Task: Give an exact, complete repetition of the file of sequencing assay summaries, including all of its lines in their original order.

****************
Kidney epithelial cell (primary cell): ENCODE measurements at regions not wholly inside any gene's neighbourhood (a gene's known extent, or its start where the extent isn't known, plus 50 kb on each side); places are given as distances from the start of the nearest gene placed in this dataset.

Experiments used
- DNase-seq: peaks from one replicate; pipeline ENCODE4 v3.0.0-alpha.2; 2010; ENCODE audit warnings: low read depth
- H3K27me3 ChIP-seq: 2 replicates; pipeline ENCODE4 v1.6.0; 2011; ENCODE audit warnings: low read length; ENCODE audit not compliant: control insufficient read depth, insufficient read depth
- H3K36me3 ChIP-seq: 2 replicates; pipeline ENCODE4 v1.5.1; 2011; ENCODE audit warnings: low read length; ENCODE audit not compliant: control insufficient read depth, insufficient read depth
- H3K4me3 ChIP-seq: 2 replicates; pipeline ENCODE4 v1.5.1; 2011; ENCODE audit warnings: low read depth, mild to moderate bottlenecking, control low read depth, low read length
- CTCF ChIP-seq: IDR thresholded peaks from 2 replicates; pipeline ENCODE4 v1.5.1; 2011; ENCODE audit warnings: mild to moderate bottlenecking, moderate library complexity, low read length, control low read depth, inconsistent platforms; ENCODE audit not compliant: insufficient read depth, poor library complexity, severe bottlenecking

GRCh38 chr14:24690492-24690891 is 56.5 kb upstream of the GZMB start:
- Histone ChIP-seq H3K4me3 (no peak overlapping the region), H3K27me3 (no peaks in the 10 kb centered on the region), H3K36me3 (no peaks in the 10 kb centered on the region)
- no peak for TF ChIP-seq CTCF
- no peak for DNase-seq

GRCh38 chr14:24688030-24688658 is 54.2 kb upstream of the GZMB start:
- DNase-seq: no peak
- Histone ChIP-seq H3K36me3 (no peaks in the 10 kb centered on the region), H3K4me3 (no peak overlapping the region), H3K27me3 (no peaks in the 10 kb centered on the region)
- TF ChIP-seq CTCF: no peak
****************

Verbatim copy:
Kidney epithelial cell (primary cell): ENCODE measurements at regions not wholly inside any gene's neighbourhood (a gene's known extent, or its start where the extent isn't known, plus 50 kb on each side); places are given as distances from the start of the nearest gene placed in this dataset.

Experiments used
- DNase-seq: peaks from one replicate; pipeline ENCODE4 v3.0.0-alpha.2; 2010; ENCODE audit warnings: low read depth
- H3K27me3 ChIP-seq: 2 replicates; pipeline ENCODE4 v1.6.0; 2011; ENCODE audit warnings: low read length; ENCODE audit not compliant: control insufficient read depth, insufficient read depth
- H3K36me3 ChIP-seq: 2 replicates; pipeline ENCODE4 v1.5.1; 2011; ENCODE audit warnings: low read length; ENCODE audit not compliant: control insufficient read depth, insufficient read depth
- H3K4me3 ChIP-seq: 2 replicates; pipeline ENCODE4 v1.5.1; 2011; ENCODE audit warnings: low read depth, mild to moderate bottlenecking, control low read depth, low read length
- CTCF ChIP-seq: IDR thresholded peaks from 2 replicates; pipeline ENCODE4 v1.5.1; 2011; ENCODE audit warnings: mild to moderate bottlenecking, moderate library complexity, low read length, control low read depth, inconsistent platforms; ENCODE audit not compliant: insufficient read depth, poor library complexity, severe bottlenecking

GRCh38 chr14:24690492-24690891 is 56.5 kb upstream of the GZMB start:
- Histone ChIP-seq H3K4me3 (no peak overlapping the region), H3K27me3 (no peaks in the 10 kb centered on the region), H3K36me3 (no peaks in the 10 kb centered on the region)
- no peak for TF ChIP-seq CTCF
- no peak for DNase-seq

GRCh38 chr14:24688030-24688658 is 54.2 kb upstream of the GZMB start:
- DNase-seq: no peak
- Histone ChIP-seq H3K36me3 (no peaks in the 10 kb centered on the region), H3K4me3 (no peak overlapping the region), H3K27me3 (no peaks in the 10 kb centered on the region)
- TF ChIP-seq CTCF: no peak